Growth and Physiology of Early Establishment of Poplars in Northeastern Alberta
Alberta-Pacific Forest Industries Inc.
Lead Researcher: 
Annie DesRochers, PhD, University of Quebec, Barb R. Thomas, PhD, Alberta-Pacific Forest Industries Inc.
This report summarizes the results of various trials focused on the growth and physiology of planted poplars. The project began in November 2000 and was completed in May 2003.The project objectives were to:
1. Develop a methodology to maximize rooting success of dormant cuttings.
2. Develop a first year fertilizer application strategy for hybrid poplar plantations.
3. Optimize site preparation techniques (different types of mounding) to enhance the growth and establishment of poplars.
4. Investigate the relationships between fertilizer application, leaf nutrient status, water-use efficiency and gas exchange traits.There were 13 trials established to gather the data necessary to achieve the project objectives. Trial results demonstrated improved nursery production by increasing rooting success of dormant cuttings by 35 percent. As well, optimal unrooted cutting size for direct plant was determined to be 25-30cm in length, and the use of balsam poplar cuttings to reclaim roads proved viable.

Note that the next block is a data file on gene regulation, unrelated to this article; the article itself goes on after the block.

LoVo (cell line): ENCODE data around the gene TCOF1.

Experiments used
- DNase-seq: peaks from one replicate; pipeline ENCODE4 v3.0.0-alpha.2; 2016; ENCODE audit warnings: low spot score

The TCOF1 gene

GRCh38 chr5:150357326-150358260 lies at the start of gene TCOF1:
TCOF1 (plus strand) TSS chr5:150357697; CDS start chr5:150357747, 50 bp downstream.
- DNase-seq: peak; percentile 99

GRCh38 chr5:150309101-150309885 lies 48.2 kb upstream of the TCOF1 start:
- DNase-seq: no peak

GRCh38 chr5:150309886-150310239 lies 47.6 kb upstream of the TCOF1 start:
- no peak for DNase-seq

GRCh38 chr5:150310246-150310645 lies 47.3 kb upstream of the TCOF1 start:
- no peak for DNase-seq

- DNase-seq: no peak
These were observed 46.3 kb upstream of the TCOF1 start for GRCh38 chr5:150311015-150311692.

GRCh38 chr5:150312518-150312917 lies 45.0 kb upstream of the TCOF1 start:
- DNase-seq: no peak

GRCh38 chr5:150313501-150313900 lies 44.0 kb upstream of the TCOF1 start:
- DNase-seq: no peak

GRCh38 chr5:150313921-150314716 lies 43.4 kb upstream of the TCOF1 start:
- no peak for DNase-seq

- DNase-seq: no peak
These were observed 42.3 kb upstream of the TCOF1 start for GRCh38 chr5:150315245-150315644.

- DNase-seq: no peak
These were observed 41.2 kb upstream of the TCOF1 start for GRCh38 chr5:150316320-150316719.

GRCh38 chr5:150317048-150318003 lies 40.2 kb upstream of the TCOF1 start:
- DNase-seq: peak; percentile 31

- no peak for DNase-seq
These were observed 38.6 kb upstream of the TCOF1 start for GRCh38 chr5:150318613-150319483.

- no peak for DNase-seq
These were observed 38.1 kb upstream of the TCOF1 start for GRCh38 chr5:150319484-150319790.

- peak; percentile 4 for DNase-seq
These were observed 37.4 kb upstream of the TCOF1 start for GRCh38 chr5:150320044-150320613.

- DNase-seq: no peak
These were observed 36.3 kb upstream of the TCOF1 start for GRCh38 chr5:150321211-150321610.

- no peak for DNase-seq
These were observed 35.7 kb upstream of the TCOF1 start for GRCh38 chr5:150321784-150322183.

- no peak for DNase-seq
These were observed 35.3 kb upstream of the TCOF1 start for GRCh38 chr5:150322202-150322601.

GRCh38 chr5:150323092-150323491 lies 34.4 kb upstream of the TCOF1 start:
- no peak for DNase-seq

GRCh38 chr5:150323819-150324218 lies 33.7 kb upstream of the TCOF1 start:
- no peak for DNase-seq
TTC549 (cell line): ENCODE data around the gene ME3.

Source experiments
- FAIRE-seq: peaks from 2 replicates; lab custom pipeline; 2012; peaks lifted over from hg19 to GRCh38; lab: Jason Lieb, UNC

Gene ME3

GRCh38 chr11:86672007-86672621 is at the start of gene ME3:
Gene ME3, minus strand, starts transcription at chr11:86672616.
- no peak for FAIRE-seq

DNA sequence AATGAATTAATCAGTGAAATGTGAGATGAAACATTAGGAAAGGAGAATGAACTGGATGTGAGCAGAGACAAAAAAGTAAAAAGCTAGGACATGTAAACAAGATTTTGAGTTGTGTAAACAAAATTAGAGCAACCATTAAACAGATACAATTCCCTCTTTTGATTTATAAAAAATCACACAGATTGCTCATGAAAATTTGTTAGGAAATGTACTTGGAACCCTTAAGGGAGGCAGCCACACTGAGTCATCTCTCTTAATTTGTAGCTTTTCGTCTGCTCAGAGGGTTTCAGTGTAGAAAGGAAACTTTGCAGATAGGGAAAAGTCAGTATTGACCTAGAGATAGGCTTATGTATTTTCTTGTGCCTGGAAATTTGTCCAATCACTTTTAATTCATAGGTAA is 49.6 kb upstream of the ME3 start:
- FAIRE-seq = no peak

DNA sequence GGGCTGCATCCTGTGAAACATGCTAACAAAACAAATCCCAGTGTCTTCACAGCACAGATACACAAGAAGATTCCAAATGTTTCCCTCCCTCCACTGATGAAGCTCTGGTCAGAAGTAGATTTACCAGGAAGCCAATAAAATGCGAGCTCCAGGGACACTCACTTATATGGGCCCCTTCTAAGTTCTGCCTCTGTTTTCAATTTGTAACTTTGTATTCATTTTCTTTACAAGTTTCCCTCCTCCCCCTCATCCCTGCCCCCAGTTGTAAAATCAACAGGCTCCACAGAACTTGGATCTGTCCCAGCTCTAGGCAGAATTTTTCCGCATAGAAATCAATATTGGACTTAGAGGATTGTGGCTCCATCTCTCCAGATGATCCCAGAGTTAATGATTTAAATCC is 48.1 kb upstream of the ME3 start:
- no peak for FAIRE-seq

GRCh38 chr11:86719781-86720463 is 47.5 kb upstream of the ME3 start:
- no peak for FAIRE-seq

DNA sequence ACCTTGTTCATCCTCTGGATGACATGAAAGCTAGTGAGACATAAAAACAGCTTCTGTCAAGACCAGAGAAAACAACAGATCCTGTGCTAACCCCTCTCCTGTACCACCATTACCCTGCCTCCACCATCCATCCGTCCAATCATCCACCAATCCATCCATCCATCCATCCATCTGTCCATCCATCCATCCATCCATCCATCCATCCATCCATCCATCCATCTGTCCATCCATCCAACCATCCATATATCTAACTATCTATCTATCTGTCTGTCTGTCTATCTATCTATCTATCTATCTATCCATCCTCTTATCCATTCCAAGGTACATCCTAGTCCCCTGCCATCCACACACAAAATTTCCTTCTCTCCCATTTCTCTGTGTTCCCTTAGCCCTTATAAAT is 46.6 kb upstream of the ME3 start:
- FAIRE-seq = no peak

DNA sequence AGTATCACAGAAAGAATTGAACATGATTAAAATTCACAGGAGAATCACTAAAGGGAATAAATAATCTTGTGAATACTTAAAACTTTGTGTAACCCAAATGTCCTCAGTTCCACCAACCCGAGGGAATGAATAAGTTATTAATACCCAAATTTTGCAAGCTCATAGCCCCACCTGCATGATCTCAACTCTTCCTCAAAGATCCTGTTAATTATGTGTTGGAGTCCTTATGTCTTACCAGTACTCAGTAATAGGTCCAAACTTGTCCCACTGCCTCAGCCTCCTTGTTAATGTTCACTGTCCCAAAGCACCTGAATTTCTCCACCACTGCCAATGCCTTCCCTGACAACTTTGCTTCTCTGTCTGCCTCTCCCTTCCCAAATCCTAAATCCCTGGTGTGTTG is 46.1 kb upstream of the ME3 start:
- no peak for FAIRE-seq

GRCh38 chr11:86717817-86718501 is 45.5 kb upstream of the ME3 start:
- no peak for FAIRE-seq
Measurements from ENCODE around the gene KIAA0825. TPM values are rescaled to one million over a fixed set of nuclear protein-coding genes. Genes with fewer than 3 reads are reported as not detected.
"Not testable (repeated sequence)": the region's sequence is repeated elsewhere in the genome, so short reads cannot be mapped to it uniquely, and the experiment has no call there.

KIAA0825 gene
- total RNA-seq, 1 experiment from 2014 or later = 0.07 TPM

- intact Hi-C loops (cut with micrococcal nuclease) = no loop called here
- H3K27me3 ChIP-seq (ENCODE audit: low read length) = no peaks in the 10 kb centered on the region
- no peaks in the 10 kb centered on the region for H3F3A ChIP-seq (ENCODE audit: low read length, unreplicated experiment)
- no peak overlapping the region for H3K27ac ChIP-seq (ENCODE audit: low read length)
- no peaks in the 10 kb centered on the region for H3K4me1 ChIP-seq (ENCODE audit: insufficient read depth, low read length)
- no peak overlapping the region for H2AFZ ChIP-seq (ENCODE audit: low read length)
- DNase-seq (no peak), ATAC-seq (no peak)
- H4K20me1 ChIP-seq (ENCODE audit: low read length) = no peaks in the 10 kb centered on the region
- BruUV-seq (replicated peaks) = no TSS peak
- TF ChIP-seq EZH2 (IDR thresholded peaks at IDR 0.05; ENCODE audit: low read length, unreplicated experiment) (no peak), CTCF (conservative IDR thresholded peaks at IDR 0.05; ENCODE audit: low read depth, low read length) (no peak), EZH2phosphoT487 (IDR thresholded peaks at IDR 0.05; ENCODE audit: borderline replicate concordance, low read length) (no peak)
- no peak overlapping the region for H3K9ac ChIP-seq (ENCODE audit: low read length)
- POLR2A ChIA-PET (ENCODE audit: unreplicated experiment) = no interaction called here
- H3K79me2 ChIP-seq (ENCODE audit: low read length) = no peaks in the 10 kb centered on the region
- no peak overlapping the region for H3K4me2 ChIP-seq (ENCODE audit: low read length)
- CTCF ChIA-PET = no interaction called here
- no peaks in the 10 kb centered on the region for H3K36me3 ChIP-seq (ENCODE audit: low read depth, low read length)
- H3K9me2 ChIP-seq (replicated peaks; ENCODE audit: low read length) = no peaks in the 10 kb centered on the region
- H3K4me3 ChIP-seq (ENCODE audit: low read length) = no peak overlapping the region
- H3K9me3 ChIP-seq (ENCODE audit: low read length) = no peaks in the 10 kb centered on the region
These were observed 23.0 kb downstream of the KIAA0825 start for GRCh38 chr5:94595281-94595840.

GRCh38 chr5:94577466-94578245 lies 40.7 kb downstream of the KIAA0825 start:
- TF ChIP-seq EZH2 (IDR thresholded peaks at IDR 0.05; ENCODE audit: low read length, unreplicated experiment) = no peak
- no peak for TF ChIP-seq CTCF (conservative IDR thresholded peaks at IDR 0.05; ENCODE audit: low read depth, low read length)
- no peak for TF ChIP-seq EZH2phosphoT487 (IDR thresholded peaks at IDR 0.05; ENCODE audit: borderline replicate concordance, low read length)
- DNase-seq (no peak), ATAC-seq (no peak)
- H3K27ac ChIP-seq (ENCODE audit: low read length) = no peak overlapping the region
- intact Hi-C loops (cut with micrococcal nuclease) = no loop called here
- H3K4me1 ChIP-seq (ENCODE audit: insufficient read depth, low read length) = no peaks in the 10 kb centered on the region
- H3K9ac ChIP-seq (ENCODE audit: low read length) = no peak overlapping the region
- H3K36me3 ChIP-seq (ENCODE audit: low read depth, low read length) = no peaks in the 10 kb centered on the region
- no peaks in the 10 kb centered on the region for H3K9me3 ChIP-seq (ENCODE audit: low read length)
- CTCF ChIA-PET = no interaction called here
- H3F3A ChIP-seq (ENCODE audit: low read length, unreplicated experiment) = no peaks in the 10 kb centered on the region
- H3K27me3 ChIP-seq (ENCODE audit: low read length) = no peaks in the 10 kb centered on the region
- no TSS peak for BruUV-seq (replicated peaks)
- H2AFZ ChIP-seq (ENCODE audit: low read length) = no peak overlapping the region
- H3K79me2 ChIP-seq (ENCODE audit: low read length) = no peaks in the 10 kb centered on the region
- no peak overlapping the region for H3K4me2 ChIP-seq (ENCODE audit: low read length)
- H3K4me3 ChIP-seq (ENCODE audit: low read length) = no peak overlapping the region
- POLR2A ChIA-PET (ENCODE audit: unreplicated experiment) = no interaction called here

The fertilization combinations tested did not significantly improve growth and in some cases reduced growth. Greenhouse testing showed that growth can be increased by selecting ammonium-N or nitrate-N depending on soil pH.

Mounding was found to extend the growing season by 2-3 weeks, however it also decreased surface soil moisture and decreased survival by 10 percent. The increased mortality can be reduced by avoiding mounding sites susceptible to drought conditions. Mounding with the incorporation of mill bio-solids was found to significantly increase soil moisture and overall growth of plantations.

The addition of nitrogen increased drought stress resulting in growth reduction. In the field trials, the no-fertilizer treatment significantly increased growth. It was not possible to establish a relationship between gas exchange traits and field performance. In the greenhouse, nitrogen fertilization increased net assimilation, nitrogen content and growth.